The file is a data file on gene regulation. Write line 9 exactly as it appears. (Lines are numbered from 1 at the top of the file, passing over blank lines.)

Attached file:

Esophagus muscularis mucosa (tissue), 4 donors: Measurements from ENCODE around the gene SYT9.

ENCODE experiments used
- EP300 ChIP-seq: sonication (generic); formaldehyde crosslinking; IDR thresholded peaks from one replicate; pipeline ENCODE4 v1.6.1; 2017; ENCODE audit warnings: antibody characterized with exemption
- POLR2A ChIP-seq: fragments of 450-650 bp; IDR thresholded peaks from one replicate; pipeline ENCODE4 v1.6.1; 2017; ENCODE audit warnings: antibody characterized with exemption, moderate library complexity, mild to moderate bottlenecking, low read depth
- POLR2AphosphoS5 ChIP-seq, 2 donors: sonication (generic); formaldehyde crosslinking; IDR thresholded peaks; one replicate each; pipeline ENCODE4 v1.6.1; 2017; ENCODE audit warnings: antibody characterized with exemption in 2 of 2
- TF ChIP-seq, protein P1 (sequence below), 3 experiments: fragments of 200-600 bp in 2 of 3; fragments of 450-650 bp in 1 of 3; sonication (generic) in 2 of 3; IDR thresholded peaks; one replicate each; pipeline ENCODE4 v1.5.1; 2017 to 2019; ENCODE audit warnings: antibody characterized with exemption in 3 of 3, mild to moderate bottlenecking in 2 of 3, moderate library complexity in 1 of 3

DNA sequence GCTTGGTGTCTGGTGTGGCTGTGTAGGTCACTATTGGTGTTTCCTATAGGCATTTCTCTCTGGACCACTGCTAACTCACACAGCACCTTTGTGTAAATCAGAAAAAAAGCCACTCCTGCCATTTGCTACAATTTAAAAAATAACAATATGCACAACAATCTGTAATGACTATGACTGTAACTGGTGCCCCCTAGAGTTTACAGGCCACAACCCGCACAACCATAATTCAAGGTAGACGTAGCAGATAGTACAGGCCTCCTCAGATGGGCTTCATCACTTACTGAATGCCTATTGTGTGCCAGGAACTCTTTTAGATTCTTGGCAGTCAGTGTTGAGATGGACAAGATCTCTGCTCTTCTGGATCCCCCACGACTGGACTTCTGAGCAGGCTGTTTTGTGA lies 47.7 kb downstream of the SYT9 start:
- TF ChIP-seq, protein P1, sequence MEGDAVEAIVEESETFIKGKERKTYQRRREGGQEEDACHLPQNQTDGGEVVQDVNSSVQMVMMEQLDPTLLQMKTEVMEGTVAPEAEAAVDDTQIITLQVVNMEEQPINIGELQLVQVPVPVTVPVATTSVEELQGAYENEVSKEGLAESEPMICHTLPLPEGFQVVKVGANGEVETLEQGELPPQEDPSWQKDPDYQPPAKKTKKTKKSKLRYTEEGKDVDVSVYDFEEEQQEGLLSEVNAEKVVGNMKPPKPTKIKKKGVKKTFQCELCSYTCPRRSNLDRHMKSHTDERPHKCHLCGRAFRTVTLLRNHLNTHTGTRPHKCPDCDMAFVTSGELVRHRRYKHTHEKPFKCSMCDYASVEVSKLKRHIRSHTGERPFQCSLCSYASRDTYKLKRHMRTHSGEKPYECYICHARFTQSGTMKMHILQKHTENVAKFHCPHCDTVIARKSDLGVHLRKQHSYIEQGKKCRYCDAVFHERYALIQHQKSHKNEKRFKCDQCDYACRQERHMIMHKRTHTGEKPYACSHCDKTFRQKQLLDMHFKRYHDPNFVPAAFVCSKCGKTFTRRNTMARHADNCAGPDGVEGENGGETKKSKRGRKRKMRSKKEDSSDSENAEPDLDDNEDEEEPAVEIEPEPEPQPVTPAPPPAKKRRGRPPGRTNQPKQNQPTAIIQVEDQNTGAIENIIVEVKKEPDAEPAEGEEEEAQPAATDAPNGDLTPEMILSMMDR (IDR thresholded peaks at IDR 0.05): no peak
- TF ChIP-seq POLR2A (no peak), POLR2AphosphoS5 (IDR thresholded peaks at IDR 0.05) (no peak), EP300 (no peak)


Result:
- TF ChIP-seq POLR2A (no peak), POLR2AphosphoS5 (IDR thresholded peaks at IDR 0.05) (no peak), EP300 (no peak)